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John Harris: A Story of Carn Brea (1863) Book 1

John Harris was born in 1820 in Bolenowe, a small village not far from Camborne, in Cornwall. His father was a miner at Dolcoath Tin Mine where young John also started at the age of 10. he began writing poetry as a child, usually in the open air where he was inspired by nature. After 20 years working in the mine, one of his poems was eventually published in a magazine. It attracted notice, and he was encouraged to produce a collection, which was published in 1853. Shortly after, he obtained a position as a Scripture Reader in Falmouth, where he stayed until his death in 1884. He published several volumes of poetry, including his masterpiece, the loco-descriptive poem Carn Brea. None of his poetry is now in print, but I am making a selection available on my Cornish Poetry page. This page contains the full-text of book 1 of A Story of Carn Brea, taken from the first edition of 1863.

Click Here for an image of Carn Brea and mine workings in the surrounding area.





THE Poem opens with an Allusion to bright Gems and noble Minds often shining amid Rubbish and Barrenness—Song of the Moorland Maiden—The Author's Love of Nature—His County his Copy-Book—The Horsemen—Carn Brea—Rain Storm—Cottage on a Rock—Burial of a Christian—Sabbath Evening Bells—The Honeysuckle—Reverie—The Cottage Dame—Her Cornish Courtesy—The simple Meal—The Widow's Story—Her Trials—Her Miner Tributer Husband—His Boy and he descending into the Mine—Perseverence—Bright Fancy—Disappointment—His stricken Household—Distraining for Rent—His Prayer—The mystic Voice—True Benevolence illustrated in the sailor—Soldier—Orphan—Stranger—Pilgrim—Damsel—Labourer—A quiet Fishing Town—Prudence Worth—Her Charity reaching the Fisherman—Farmer—Artisan—The Widow—The Afflicted—The Miner's Journey—His Conversation with Nature and God—His simple Tale—The Lady's Kindness—His Promise.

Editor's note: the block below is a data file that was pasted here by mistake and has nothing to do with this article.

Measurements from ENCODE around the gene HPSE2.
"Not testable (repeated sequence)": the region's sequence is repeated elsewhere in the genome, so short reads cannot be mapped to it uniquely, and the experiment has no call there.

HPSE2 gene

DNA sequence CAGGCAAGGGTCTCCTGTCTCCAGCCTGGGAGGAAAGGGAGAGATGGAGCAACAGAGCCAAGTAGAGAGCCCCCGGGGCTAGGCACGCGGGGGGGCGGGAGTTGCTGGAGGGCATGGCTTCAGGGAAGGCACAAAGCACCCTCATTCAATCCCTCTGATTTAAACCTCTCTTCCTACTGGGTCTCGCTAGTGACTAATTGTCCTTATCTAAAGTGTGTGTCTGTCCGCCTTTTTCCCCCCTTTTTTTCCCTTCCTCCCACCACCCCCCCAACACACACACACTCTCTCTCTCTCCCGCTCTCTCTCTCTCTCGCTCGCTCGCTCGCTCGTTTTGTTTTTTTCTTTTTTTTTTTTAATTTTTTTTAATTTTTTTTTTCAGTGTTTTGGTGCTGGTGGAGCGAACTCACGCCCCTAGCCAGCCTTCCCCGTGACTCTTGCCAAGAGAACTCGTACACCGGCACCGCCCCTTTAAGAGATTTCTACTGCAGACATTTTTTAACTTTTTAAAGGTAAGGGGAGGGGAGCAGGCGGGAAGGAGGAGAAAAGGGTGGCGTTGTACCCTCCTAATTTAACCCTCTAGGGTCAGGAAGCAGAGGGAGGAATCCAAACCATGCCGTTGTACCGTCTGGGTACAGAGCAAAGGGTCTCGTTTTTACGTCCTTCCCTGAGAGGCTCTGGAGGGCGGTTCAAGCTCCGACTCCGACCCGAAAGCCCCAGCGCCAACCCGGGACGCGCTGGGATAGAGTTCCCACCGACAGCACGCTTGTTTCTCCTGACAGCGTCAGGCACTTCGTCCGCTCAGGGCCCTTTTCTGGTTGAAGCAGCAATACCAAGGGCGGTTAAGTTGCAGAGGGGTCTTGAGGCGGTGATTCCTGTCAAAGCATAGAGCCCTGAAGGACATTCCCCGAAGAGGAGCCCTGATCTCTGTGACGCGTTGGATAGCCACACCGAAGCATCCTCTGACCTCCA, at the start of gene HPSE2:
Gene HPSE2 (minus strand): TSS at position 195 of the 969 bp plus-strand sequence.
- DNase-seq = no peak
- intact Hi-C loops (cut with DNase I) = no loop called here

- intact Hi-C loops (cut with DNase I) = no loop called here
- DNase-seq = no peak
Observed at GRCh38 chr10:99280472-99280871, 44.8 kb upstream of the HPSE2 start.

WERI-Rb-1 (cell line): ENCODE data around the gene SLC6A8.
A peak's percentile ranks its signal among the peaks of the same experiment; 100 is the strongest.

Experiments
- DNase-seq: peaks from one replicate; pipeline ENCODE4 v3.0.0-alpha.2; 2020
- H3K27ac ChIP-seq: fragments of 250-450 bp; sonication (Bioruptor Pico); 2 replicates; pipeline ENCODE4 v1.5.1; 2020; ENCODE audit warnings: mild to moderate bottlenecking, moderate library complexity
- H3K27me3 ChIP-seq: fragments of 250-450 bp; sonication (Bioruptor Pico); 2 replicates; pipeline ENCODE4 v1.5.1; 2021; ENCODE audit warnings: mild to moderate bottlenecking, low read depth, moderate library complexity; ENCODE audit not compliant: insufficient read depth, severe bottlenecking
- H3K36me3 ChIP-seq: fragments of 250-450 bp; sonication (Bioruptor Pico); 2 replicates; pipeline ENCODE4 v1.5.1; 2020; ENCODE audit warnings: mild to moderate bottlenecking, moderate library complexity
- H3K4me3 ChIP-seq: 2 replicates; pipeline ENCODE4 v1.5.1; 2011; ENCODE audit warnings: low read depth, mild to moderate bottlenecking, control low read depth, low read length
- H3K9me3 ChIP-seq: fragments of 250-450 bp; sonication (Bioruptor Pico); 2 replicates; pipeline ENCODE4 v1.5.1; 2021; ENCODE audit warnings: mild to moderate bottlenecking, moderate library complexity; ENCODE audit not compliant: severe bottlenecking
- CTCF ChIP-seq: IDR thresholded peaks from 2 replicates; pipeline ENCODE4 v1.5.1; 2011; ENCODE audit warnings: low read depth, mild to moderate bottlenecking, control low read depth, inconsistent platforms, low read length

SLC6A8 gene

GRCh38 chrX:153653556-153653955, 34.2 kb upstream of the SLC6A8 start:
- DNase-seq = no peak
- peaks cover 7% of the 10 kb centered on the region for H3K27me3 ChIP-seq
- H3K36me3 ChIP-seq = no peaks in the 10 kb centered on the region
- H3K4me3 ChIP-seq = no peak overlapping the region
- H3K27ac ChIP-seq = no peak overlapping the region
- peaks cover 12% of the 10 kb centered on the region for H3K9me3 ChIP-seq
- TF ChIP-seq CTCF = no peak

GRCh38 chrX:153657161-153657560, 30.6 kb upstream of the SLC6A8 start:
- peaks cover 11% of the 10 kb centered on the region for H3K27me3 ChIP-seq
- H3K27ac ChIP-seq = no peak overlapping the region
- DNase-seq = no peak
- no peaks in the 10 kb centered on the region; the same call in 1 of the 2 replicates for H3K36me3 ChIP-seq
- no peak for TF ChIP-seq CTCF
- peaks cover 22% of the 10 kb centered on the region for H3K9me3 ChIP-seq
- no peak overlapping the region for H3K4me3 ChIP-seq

THE fairest flowers, the richest veins of ore,
The brightest gems, the costliest specimens,
The grandest, greatest, meekest, noblest minds,
Are often shining in this darksome world
Where least expected, and their glory's beams
Remain unnoticed in the general glare.
How many an honest man in homely weeds,
Whose name is odour in his little sphere,
Dwelling in nook obscure by sea or stream,
Or hawthorn lane, or carn, or rushy moor,
On mountain side, or in the listening vale,
Or where the city darkens, many-tongued,
Or in the hamlet's hollow, where the rill
Trickles soft-singing over slippery stones,
Beside the mine, or on the healthy farm,—
How many are there living thus obscure,
Scarce known on earth, but much esteem'd in heaven,
The gems of Adam's race, whose royal names
Are deep engraven in the Book of Life!
So have I heard from some low cottage porch,
Reed-wrapp'd and woodbined over like a bower,
With lattice low, and rude walls, boulder-built,
Sweet-scented mid the mineral of the mine,
What time the milk-maid brush'd the early dews,
A gentle carol warbled from the lips
Of moorland maiden, rarely caught by kings.

Some court "great gluts of people," houses, towns,
And cities drunk with riot; but, for me,
I woo the reedy meadow and the fen,
Where rushes rustle, or the rock where climbs
The shining ivy, and the wild bird sings.
Quaint do ye call me, that I love such scenes,
For evermore with Nature? Be it so;
I am her child, and she my mother is;
And so you must not blame me. Up the hill,
And down the vale, and through the breezy carn,
By the sea-shore, and on the ragged ridge,
I read her legends, living lays of love.
My own old county is my copy-book,
From which I cull my pictures; and its leaves
Are like her mines, exhaustless in their worth.
My hero-miner is no gilt ideal,
Pull'd in to make a poem, but a man
Who really lived, and acted, and expired;
A noble man, a man to imitate.
But, see, two riders and their foaming steeds
Burst from the coppice like a thought of flame.

Still Onward dash'd the horsemen. Through the mist
Loom'd the grey granite crags and castle-top
Of mineral-mark'd Carn Brea, whose awful head
Was drench'd with rain, and pitted with the storm.
The rabbit cower'd within its mossy cell,
The wild bird sat in silence 'neath the ledge.
With half-shut eye, and beak beneath its wing,
And talons sunk into the sodden mould,
As march'd the winds across the horrid wild,
Hurling the rain-drops on the groaning world.
Still onward dash'd the horsemen. Bank and brier,
And deep morass, and ditch with water drown'd,
And lanes where ruts yawn'd hungry, and dark pits,
Whose open months led into treacherous mines,
And rivers wildly tumbling o'er their brims,
And ruins green with age, or grey with years,
And bogs with torture boiling,—all were pass'd,
And in a cottage clinging to a rock,
Where sat a lonely dame in linen weeds,
They turn'd at last for shelter, while their steeds
Smoked in an outhouse 'neath a roof of straw.

A Christian had been buried, one whose gifts
Were great in secret, whose heart-prayers were made
More in the closet than the crowded church;
Who spoke with pity to the lowest hind,